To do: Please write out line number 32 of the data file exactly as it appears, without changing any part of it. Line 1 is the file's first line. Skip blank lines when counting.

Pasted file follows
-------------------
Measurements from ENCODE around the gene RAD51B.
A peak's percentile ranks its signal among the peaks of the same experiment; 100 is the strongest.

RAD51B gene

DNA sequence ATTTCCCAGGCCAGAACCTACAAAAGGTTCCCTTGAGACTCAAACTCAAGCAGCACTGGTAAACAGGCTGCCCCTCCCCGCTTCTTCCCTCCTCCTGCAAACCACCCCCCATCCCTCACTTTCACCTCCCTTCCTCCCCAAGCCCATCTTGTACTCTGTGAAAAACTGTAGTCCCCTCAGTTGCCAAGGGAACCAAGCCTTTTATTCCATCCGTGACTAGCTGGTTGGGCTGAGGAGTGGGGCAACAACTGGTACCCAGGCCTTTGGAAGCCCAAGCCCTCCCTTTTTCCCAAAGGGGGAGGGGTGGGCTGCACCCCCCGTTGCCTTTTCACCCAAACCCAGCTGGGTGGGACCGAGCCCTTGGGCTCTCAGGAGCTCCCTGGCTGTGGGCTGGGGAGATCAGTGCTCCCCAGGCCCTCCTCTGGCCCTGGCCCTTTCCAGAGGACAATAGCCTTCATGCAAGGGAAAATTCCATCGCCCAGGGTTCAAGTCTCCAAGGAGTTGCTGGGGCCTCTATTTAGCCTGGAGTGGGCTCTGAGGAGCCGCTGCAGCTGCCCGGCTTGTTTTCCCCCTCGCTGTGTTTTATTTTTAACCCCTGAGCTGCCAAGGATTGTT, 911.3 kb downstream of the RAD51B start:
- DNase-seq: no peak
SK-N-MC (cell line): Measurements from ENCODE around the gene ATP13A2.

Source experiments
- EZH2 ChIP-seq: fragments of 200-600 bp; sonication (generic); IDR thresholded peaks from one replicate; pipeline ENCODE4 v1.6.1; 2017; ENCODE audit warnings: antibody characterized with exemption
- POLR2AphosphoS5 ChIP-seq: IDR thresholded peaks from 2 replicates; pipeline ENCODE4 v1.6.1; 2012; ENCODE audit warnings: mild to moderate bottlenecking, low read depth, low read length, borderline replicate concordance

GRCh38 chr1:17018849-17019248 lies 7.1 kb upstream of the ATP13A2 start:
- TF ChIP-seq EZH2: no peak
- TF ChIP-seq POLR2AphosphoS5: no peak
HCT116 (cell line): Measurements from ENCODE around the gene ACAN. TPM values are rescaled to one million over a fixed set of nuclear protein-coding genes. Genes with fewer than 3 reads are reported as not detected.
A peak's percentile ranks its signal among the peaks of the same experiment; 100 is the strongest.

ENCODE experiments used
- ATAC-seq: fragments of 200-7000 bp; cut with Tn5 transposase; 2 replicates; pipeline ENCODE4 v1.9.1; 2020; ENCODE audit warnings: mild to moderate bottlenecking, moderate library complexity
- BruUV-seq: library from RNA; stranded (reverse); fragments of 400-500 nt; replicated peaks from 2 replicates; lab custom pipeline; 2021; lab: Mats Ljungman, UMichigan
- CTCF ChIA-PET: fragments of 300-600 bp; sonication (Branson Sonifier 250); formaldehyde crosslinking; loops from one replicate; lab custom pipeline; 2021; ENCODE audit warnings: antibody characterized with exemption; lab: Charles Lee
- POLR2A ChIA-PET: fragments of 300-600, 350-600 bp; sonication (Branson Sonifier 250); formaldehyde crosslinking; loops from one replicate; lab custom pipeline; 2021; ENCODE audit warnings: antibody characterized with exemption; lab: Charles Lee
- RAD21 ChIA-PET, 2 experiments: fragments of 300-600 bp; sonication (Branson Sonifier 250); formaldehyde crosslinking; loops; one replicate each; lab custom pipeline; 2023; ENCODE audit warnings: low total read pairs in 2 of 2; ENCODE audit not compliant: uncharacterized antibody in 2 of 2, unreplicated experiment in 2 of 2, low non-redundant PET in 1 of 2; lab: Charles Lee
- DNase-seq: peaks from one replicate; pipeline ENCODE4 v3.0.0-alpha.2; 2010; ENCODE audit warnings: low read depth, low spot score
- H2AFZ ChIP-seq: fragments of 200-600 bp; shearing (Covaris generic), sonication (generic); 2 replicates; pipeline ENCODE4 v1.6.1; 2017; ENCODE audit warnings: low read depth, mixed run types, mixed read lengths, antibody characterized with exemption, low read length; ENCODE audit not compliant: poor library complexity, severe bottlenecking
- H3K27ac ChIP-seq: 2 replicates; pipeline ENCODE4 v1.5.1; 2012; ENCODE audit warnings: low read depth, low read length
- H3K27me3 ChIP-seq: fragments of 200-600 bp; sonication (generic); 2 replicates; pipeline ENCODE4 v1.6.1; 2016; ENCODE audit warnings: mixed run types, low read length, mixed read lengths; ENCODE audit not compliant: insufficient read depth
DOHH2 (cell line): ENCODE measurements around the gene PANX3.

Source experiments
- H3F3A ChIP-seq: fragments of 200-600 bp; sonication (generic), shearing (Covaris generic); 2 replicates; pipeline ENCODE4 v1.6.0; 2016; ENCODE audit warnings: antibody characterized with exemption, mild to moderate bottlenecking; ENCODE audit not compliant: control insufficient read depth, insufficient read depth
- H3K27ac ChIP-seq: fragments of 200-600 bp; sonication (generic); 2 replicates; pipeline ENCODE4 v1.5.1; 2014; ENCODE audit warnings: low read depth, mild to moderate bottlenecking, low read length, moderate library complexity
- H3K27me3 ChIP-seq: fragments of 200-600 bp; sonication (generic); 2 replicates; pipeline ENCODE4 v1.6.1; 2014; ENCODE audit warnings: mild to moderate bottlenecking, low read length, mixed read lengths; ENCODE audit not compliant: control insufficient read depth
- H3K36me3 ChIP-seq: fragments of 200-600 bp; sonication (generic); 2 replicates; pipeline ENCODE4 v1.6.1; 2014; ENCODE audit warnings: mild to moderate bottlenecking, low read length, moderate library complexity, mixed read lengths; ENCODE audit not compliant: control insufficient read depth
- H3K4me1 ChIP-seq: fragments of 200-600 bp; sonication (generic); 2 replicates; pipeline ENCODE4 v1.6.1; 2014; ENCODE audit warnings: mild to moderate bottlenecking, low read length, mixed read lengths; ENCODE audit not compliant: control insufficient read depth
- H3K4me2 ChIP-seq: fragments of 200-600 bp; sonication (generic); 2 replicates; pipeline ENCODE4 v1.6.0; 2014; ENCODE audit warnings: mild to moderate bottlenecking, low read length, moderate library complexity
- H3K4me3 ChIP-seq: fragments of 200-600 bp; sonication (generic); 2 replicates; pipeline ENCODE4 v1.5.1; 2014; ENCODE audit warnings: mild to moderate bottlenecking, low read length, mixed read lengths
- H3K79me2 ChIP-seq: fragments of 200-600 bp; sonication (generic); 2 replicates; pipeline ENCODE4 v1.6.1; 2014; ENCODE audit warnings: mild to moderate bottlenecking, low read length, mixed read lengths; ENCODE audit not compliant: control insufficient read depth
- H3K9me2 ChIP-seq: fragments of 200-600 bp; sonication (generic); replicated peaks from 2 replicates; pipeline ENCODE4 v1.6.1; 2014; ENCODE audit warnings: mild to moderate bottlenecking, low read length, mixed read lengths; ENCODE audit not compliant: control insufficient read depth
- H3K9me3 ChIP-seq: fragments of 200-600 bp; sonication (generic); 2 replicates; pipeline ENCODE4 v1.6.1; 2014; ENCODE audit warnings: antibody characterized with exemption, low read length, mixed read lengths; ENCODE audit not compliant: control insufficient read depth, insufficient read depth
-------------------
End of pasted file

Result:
- H3K4me2 ChIP-seq: fragments of 200-600 bp; sonication (generic); 2 replicates; pipeline ENCODE4 v1.6.0; 2014; ENCODE audit warnings: mild to moderate bottlenecking, low read length, moderate library complexity